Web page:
Last May, I was asked by the organisers of the Future Health Summit to give a presentation on how I became an empowered person with diabetes. Some friends asked if I could blog about it. The reason for my topic choice was because the theme of the conference was Empowering the Patient, Information, Choice & Accountability and I decided to focus on Empowering the Patient element for my presentation. I feel like I am one, that diabetes does not have power over me, I have a lot of power over it.
The journey towards being an empowered patient didn’t happen overnight, for me. I would like to think that a person with diabetes diagnosed today would find empowerment much quicker than I did. But the two core elements that were pivotal in my journey didn’t really exist when I was diagnosed. Those elements were Diabetes Education & Support.
Obviously my Journey Began with diagnosis 23 years ago - 1993. Diabetes Education was extremely basic in Ireland back then, if it existed at all!
My diabetes management involved;
- - Injecting a fixed amount of insulin twice every day
- - Eating the same amount of food at the same time every day
- - Checking Blood Glucose levels just twice every day
- - And I was taught How to recognise & treat a hypo
For those first 6 years I felt like I blindly coasted through my diabetes care. I did what I was asked to but I had no idea why I was doing any of it, except to stay alive.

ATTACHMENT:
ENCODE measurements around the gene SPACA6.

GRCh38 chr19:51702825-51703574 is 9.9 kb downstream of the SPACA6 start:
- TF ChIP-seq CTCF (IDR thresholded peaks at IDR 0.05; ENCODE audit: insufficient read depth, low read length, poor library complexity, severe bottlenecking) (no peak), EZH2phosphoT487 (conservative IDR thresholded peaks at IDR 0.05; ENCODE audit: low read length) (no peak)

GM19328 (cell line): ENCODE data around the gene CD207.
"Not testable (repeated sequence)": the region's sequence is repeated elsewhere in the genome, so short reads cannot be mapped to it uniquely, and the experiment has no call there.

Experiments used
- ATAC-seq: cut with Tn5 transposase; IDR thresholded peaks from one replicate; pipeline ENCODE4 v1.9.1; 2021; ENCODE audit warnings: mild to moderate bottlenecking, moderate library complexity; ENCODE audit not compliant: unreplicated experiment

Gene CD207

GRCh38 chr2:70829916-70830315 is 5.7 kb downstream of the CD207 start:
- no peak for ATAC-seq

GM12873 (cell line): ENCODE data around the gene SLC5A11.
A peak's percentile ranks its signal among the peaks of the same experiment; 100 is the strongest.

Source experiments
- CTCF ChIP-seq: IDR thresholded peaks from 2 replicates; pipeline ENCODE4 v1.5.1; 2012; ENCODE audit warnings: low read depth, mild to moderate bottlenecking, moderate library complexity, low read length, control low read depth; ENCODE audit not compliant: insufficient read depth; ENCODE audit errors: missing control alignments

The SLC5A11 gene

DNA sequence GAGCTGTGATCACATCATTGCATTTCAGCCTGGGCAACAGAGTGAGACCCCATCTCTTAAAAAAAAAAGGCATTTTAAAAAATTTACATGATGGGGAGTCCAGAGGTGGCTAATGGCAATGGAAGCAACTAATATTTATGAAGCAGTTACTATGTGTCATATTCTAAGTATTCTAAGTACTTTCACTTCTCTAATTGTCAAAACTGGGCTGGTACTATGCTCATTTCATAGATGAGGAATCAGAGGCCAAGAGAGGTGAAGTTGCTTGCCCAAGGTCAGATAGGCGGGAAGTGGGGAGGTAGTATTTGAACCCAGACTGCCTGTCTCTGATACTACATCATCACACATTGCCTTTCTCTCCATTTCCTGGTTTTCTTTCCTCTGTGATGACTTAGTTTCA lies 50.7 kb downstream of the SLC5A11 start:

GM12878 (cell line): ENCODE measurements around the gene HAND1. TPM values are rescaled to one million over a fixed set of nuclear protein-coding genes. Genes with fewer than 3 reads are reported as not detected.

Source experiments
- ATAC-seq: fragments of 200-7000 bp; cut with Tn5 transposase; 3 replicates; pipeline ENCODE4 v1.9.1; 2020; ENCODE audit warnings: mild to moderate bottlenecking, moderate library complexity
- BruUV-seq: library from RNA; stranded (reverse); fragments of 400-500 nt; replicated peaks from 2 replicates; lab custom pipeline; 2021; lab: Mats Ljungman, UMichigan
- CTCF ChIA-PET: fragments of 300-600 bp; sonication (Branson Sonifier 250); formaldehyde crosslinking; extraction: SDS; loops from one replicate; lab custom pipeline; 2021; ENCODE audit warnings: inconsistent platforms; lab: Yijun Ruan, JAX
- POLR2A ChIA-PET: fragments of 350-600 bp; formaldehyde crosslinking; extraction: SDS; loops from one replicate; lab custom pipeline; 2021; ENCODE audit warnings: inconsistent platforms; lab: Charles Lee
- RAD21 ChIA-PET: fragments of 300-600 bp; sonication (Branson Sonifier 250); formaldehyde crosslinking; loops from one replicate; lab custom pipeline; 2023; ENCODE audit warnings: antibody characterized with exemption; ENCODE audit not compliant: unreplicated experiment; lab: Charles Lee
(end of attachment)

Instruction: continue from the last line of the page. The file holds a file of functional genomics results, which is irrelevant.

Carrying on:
So what changed? What prompted me to get on the bus to empowerment?
This is going to sound corny but it was love. In 1999, I met this bloke.
This is Phil. We weren’t going out very long but he already had notions about our relationship and we weren’t going out for very long when he asked me for books or leaflets where he could learn more about helping me manage my diabetes. I was stunned! And for three reasons;
- - He was the first person I met who didn’t expect me to educate him on something I barely knew myself.
- - That the relationship was moving a bit faster than I had thought and
- - that I had nothing, absolutely nothing to give him when it came to information.
What I did have was access to the internet at work. So the next day, during my lunch break, I “AltaVista’d” type 1 diabetes. If you don’t know what AltaVista is, google it! :-D
I couldn’t believe what I found - the list of websites containing information was so long. I found all of these organisations with websites that had tonnes of practical information such as the Joslin Diabetes Centre and the world’s leading research organisation, the JRDF. I had never heard of these places before.
I started reading all of this information before handing it over to Phil and it got me thinking that there might be a better way to live with diabetes. But that thinking got shelved for a while as this journey is not an express route and it required a couple of transfers to reach my destination.
1st Transfer–Diabetes Education
You’ll be happy to know that I, very quickly, realised Phil was a keeper and by 2003, we had been married a couple of years, had moved to US and we were thinking about starting a family. As soon as my endocrinologist heard this he marched me off to a dietitian to learn about counting carbohydrates, insulin dose adjustment and sliding scales.